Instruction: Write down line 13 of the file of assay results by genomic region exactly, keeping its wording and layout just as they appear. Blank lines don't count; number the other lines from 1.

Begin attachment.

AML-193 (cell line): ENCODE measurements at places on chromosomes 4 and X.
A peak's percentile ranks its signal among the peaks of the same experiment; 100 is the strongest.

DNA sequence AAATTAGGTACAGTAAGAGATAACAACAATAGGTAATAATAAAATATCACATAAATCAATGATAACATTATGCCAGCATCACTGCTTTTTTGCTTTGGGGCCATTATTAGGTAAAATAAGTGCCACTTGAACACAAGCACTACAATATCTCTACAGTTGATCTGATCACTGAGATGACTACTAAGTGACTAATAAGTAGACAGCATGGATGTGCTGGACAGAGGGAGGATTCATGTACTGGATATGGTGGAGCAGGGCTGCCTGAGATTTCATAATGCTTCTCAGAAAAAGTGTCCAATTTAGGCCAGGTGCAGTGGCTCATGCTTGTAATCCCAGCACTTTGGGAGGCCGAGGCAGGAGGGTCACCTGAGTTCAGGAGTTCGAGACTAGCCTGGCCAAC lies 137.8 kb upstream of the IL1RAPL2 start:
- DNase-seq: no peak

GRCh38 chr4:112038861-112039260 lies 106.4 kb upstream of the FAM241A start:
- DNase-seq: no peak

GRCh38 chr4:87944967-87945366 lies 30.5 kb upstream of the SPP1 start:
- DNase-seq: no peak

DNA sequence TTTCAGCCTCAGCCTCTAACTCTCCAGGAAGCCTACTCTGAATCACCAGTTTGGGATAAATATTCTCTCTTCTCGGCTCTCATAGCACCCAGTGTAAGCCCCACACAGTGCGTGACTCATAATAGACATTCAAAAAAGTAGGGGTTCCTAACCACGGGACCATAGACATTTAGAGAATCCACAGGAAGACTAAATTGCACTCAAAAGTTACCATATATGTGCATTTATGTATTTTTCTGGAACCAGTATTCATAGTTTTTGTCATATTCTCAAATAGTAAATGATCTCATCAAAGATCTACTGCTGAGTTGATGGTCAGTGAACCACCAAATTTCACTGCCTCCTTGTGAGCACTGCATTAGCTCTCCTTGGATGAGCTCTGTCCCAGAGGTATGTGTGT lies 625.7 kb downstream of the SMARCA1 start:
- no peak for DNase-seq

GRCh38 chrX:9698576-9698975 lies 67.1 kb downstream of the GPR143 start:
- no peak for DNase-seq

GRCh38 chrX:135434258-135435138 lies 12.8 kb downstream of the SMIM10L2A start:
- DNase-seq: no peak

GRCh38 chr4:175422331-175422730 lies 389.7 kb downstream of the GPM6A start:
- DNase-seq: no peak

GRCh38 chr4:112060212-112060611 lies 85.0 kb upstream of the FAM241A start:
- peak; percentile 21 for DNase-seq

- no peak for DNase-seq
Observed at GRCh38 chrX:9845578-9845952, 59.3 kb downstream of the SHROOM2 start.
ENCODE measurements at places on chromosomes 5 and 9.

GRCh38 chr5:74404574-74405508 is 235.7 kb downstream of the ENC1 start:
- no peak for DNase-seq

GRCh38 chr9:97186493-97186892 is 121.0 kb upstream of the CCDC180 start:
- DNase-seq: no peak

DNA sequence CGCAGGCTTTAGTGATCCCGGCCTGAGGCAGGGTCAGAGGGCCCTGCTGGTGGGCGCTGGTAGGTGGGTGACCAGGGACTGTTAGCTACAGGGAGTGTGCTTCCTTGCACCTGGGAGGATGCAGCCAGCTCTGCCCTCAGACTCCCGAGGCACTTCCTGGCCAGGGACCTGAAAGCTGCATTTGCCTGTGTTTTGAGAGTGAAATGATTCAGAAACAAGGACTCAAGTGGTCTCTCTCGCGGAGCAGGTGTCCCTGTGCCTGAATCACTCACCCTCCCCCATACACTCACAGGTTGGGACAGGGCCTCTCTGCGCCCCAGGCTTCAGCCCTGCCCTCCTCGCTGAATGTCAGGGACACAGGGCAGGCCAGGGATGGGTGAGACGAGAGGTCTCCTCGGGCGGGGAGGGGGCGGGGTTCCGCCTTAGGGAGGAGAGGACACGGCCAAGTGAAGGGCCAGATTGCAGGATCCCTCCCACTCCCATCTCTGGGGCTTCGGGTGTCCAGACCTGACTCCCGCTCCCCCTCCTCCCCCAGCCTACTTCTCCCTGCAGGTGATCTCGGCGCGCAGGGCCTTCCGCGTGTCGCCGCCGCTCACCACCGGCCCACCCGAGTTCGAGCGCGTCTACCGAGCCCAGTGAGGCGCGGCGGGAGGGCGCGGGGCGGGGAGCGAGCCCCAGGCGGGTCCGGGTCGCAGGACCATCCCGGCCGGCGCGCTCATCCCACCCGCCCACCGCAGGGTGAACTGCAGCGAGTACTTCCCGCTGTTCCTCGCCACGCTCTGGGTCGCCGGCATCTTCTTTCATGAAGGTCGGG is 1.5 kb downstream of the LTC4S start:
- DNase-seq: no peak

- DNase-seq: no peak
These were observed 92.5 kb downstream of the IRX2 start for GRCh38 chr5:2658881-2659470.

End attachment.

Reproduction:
GRCh38 chrX:135434258-135435138 lies 12.8 kb downstream of the SMIM10L2A start: